5 Minute Philosopher-Time

If I were to start by saying please give me 5 minutes of your time to read this post I think it would be a great example of the importance western society places on time, to the extent it has become our master and a strict master at that.  Too often the reason people give for not doing something is not the lack of importance or desire to do that thing, but the lack of time.  Without the construct of time society would have to use another framework to organise itself, not that this may be a bad thing, but it would be a major challenge.

However outside our regimented city life hours, minutes and seconds play a much-diminished role.  To some degree time and distance can be interchangeable, the question ‘how far is it to Geraldton?’ will be often answered as 5 hours rather than the number of kilometres.  When talking cosmic distances things become even harder to grasp, planetary distances are measured in light years.  It’s a better person than me who can grasp how far one light year is, let alone hundreds of them.

Society has been organising ourselves around time for about 2,500 years.  The first clocks were used to advise the populous when to attend church, its no coincidence that in the baroque period staunch catholic societies made the best clocks.  Navigators quickly developed portable clocks or chronometers to assist them in navigation.  Such modern day portable timepieces provide us with another conundrum, that of time not being a constant.  Give 2 people atomic clocks, start them and send one on a space trip, on their return the clocks will read different times, the amount of difference will depend on the speed travelled.  Time is not a constant.

Philosophers have long questioned our perceptions of time:

  • Will time go on forever?  If not what will replace it?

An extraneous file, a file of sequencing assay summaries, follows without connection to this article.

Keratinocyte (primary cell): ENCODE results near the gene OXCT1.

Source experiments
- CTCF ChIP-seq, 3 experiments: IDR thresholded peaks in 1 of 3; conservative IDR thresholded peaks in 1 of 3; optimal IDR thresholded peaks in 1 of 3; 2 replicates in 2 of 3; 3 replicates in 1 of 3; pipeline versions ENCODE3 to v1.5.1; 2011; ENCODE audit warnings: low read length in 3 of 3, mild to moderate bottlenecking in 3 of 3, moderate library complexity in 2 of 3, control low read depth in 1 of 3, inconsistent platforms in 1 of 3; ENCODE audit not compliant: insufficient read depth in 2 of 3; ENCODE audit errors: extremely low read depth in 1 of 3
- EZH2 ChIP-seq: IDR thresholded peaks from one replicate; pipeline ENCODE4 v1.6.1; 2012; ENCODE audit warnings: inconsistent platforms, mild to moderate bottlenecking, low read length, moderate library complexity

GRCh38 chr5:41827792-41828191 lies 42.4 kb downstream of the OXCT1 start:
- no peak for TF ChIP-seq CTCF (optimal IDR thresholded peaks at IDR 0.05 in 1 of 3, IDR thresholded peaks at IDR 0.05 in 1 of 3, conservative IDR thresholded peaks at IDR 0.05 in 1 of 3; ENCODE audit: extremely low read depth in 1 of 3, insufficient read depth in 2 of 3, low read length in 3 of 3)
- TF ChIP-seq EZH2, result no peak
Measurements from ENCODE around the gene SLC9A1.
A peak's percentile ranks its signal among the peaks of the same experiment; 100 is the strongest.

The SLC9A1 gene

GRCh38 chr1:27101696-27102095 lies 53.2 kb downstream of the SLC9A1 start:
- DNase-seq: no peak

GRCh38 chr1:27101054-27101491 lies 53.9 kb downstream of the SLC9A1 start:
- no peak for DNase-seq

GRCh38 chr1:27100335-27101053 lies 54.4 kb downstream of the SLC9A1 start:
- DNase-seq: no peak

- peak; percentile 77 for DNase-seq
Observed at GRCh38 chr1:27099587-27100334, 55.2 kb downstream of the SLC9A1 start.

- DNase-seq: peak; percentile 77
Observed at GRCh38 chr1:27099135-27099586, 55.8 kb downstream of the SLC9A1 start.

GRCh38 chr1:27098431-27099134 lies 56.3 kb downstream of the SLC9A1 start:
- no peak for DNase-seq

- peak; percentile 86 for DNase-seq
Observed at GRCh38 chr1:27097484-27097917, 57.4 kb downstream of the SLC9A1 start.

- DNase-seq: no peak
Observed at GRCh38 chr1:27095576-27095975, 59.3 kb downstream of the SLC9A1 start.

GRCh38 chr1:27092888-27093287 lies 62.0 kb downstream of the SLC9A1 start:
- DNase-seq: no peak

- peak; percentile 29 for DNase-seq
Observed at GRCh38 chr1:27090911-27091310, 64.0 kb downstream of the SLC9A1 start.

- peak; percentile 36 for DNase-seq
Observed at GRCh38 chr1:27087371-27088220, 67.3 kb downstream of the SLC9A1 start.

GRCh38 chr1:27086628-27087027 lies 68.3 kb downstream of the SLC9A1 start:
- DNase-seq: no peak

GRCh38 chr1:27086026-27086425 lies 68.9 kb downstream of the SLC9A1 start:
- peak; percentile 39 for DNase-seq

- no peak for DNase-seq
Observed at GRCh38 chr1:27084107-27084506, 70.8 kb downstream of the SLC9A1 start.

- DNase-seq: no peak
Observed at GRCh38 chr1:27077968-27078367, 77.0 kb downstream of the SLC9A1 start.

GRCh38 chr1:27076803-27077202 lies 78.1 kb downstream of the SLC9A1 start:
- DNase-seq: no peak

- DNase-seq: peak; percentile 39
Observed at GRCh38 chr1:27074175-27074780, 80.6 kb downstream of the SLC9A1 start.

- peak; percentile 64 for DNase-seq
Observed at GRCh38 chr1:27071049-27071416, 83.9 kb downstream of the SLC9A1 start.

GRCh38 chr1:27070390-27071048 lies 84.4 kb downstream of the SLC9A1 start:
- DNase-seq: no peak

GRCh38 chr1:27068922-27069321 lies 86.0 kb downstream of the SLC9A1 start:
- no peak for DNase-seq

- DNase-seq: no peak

• Why is time only 2 dimensional, or is it 3 dimensional, but we do not have the capacity to understand the third dimension?
  • Is time merely a figment of our imagination and in fact does not exist?

Tense (past/future) is another issue, again this is not a constant, what is in the future will eventually become the past.  To overcome this physicists use what they call a block view of time; they see time in a time-scape with past and present as arbitrary concepts depending on where we stand in that time-scape, interestingly this is still a 2 dimensional concept.  Block view works for physicists, as it allows them to step out of the time picture and study time as an outsider.  Some philosophers say block view is flawed, because if our lives were governed by block view we would never need to sit in the dentist’s waiting room feeling worried, but we do. In his book ‘The Mysterious Flow’ Professor Paul Davis described conventional time thus:

“In daily life we divide time into three parts: past, present, and future. The grammatical structure of language revolves around this fundamental distinction. Reality is associated with the present moment. The past we think of having slipped out of existence, whereas the future is even more shadowy, its details still unformed. In this simple picture, the “now” of our conscious awareness glides steadily onward, transforming events that were once in the unformed future into the concrete but fleeting reality of the present, and thence relegating them to the fixed past.”

His description of the future is open to question, his statement “the future is even more shadowy, its details still unformed” does not consider the fact that our future is destined by what we have already done.  From something as simple as making an appointment, to mankind’s actions causing global warming, our future is well mapped out and we should not abdicate our part in this.

If we accept time is not a constant we open up all sorts of questions.  I think it was Marina Lewycka in A Short History Of Tractors In The Ukraine who made the proposition that time changes as we get older, as a child time travels very slowly, for instance Christmas takes an ion to arrive, while at my age years do literally fly by, yes a bit tongue in cheek, but it gets you thinking.

When studying engineering at technical college our class was chosen as a pilot to attend the newly opened York University (UK).  The lecture series was on time and we attended talks on many aspects of the subject.  I have to say my take home message was that if this is university study it was much easier than complicated equations we were learning in mechanical engineering, electronics and thermal dynamics.  But the philosophy of learning is for another time.


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